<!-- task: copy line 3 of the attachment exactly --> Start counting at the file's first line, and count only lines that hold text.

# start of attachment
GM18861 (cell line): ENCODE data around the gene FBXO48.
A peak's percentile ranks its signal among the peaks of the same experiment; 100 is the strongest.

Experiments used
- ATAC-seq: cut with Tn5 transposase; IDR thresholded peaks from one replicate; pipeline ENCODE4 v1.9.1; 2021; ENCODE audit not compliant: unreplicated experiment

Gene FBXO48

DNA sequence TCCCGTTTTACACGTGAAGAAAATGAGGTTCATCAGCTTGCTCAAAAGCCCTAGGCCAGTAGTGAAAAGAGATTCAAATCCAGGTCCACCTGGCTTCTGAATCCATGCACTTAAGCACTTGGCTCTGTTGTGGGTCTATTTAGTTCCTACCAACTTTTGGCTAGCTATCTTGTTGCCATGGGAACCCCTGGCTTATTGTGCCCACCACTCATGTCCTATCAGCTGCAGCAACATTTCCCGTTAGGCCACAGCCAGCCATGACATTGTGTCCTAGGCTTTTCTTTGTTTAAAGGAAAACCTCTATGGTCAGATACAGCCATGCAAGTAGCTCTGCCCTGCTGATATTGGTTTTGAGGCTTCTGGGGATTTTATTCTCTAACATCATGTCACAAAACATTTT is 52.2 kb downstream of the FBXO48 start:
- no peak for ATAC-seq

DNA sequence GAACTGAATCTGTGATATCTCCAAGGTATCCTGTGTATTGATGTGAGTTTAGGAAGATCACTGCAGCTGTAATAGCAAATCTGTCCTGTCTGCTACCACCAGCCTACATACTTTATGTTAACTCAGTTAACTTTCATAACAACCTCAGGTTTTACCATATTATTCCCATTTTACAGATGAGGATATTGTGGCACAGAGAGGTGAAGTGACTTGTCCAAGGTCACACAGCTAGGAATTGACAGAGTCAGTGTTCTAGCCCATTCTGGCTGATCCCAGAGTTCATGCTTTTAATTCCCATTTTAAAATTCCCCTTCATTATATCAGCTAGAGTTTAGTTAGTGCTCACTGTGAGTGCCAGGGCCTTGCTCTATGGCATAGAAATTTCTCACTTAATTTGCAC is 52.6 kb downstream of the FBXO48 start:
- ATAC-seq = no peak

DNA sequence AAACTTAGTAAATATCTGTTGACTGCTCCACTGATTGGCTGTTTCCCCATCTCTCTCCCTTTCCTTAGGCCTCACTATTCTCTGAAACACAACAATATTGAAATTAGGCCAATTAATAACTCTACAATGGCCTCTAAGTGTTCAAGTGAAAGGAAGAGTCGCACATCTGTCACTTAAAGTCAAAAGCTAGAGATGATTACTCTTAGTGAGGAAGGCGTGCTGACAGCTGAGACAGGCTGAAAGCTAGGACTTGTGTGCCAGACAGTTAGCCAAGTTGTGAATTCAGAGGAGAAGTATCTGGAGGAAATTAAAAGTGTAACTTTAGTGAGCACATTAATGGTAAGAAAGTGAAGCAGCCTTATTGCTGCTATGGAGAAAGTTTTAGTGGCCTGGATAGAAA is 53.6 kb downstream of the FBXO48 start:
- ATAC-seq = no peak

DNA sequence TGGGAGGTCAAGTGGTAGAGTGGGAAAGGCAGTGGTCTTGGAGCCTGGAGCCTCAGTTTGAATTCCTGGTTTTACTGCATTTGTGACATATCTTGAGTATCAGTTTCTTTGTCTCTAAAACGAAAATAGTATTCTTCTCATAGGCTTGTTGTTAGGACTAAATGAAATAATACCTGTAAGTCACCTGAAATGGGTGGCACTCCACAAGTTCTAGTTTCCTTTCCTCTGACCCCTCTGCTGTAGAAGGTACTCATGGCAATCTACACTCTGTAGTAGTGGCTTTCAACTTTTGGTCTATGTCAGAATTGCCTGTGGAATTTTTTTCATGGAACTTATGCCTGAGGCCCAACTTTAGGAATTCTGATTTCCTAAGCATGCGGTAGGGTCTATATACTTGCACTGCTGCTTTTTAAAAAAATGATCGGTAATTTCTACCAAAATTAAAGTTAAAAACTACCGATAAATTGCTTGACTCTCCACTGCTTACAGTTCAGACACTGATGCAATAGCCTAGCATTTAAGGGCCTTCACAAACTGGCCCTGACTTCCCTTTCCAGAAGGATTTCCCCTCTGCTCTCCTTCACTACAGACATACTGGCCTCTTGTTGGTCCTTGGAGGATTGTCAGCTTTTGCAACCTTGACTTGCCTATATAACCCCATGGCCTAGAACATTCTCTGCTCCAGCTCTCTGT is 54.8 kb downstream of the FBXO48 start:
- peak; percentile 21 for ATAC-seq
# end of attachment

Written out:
Experiments used